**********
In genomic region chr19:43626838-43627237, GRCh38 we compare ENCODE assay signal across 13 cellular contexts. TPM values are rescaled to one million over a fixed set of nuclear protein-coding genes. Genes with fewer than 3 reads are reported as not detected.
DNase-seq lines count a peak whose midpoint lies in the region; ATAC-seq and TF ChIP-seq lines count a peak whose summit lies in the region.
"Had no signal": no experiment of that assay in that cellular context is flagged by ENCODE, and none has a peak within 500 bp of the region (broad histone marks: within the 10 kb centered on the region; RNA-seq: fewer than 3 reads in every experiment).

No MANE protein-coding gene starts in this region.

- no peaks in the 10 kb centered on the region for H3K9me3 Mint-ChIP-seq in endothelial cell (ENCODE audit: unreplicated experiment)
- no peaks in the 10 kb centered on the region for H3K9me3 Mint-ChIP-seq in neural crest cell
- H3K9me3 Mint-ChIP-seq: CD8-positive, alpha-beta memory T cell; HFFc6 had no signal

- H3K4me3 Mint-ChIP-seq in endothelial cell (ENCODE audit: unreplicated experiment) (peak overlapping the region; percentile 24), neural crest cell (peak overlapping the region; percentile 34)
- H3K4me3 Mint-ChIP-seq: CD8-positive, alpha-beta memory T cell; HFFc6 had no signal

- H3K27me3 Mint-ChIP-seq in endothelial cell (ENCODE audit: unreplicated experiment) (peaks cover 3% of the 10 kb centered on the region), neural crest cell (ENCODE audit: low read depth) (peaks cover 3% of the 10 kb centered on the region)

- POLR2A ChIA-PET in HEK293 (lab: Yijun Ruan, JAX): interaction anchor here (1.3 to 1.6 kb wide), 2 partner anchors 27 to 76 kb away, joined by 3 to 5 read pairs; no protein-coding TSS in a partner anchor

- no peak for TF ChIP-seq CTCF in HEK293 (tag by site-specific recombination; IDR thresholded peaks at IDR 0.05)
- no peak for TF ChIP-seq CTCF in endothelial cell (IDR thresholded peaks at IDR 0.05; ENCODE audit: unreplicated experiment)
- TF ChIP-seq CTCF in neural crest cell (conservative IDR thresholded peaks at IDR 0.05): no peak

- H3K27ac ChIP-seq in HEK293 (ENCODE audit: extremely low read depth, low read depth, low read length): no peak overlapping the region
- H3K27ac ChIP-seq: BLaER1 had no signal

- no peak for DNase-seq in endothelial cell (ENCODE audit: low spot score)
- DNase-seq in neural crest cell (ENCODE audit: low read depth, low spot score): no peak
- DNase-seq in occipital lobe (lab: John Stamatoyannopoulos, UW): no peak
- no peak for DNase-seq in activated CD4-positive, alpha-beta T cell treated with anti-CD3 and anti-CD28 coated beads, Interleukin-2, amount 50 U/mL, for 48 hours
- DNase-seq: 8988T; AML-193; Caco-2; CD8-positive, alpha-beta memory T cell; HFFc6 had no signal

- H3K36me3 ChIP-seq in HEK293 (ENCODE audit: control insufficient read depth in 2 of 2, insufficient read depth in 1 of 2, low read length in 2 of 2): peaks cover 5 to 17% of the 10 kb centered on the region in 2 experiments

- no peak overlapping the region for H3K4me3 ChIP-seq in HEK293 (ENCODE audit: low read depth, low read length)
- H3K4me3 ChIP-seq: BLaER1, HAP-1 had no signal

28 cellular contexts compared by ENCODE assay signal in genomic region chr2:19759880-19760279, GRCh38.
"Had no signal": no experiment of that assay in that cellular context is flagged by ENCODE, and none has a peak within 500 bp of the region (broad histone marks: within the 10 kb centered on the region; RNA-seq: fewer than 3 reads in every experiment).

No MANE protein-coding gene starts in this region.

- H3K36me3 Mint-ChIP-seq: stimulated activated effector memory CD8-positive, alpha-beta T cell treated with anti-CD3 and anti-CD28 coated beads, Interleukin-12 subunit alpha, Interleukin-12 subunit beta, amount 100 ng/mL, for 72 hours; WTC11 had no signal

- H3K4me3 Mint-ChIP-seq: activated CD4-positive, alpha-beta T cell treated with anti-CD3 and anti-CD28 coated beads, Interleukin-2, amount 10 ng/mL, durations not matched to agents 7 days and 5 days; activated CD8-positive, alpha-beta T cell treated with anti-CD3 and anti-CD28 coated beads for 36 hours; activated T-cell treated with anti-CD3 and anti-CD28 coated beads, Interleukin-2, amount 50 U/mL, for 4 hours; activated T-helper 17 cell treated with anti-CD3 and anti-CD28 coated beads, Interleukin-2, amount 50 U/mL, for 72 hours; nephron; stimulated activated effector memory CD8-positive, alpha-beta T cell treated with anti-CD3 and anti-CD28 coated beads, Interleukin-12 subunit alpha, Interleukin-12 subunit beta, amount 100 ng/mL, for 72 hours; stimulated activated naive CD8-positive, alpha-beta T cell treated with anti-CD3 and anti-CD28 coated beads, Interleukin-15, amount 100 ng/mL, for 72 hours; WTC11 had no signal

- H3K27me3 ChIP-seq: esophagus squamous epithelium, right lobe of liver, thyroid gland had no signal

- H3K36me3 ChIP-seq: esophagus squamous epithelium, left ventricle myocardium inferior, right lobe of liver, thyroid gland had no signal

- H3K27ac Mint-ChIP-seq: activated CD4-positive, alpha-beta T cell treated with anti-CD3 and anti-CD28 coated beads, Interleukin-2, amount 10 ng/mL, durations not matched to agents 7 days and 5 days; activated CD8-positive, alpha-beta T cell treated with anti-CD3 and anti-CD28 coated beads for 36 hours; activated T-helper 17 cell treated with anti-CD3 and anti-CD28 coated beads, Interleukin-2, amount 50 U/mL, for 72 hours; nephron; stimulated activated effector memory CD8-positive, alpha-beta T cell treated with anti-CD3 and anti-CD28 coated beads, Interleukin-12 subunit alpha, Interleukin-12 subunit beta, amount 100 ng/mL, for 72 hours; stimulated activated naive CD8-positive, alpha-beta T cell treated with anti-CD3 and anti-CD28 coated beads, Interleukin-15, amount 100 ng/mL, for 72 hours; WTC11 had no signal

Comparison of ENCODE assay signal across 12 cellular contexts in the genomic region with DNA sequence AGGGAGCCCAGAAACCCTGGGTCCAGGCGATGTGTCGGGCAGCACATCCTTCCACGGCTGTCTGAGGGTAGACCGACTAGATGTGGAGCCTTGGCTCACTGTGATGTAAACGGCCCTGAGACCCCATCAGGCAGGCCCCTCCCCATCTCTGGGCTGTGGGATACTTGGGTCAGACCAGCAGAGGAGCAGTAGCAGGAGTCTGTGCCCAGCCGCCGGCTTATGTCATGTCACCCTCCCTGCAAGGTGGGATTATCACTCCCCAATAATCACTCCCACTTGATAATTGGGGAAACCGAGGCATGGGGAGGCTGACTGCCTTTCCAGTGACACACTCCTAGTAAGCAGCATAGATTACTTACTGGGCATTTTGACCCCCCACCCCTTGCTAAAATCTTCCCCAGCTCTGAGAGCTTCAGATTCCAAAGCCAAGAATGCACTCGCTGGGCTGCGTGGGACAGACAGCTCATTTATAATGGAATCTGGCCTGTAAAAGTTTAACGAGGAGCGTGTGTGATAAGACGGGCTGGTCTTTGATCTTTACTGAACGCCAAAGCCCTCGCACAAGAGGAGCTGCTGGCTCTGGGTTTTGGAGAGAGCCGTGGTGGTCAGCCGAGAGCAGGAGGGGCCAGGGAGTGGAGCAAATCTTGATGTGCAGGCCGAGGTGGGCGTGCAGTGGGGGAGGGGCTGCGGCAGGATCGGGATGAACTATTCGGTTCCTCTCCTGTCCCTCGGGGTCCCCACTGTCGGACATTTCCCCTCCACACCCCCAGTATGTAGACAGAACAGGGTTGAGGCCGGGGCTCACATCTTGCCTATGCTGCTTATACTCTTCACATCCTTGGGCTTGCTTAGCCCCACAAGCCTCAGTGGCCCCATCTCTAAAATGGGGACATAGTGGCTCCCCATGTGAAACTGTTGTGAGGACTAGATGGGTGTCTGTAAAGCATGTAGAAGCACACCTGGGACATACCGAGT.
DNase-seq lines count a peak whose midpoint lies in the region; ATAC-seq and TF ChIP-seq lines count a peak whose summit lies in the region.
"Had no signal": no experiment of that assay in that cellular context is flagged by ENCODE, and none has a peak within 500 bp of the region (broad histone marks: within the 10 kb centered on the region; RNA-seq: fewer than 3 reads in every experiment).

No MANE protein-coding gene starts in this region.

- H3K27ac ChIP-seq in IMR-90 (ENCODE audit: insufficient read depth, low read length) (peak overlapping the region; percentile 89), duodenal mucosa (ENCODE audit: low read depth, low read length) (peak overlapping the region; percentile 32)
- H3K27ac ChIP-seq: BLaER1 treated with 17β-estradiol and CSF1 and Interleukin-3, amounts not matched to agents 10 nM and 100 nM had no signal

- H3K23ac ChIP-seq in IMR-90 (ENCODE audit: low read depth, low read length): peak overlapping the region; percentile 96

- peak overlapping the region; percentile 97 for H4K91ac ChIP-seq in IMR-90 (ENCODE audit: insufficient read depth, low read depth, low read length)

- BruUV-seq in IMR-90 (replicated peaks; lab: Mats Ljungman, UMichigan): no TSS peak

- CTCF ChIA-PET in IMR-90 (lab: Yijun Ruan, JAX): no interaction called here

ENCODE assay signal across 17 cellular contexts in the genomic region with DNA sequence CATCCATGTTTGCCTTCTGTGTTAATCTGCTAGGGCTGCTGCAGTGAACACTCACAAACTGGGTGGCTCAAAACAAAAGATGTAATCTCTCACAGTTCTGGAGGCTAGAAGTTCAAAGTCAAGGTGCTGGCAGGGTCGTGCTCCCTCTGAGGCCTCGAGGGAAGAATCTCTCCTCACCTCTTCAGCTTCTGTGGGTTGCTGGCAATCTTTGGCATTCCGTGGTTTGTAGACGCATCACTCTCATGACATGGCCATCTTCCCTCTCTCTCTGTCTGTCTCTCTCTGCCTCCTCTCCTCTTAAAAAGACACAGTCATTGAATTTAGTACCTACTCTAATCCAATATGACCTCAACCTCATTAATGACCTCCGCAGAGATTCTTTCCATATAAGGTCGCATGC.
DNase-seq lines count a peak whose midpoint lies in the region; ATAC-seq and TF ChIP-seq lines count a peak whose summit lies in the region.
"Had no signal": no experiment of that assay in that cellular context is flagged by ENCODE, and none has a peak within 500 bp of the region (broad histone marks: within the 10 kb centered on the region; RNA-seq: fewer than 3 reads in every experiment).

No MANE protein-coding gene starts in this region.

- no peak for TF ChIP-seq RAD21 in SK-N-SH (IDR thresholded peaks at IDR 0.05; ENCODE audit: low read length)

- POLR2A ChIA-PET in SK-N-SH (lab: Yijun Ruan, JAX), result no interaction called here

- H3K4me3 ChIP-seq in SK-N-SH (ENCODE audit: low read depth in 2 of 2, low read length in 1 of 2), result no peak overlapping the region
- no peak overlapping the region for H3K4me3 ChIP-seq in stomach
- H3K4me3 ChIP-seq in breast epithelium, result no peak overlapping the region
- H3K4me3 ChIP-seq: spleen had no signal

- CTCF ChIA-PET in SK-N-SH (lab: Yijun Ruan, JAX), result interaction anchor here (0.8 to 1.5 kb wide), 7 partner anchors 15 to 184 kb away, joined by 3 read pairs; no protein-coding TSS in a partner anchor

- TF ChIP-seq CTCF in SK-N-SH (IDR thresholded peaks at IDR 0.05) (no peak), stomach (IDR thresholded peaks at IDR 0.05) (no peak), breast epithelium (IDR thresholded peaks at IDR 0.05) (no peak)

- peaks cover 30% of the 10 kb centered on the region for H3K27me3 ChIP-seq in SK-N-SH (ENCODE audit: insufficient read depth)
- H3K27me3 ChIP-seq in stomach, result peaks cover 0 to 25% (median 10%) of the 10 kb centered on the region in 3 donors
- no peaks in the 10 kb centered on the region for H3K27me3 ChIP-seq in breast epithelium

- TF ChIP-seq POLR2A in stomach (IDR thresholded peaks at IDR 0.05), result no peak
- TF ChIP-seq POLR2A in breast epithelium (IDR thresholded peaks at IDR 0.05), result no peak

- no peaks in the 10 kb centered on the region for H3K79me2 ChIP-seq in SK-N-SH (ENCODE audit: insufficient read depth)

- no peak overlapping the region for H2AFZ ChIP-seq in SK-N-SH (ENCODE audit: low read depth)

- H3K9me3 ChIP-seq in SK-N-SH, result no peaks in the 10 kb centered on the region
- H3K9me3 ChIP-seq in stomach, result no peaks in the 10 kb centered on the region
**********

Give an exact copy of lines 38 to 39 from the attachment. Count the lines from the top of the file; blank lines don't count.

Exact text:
- H3K27ac ChIP-seq: BLaER1 treated with 17β-estradiol and CSF1 and Interleukin-3, amounts not matched to agents 10 nM and 100 nM had no signal

- H3K23ac ChIP-seq in IMR-90 (ENCODE audit: low read depth, low read length): peak overlapping the region; percentile 96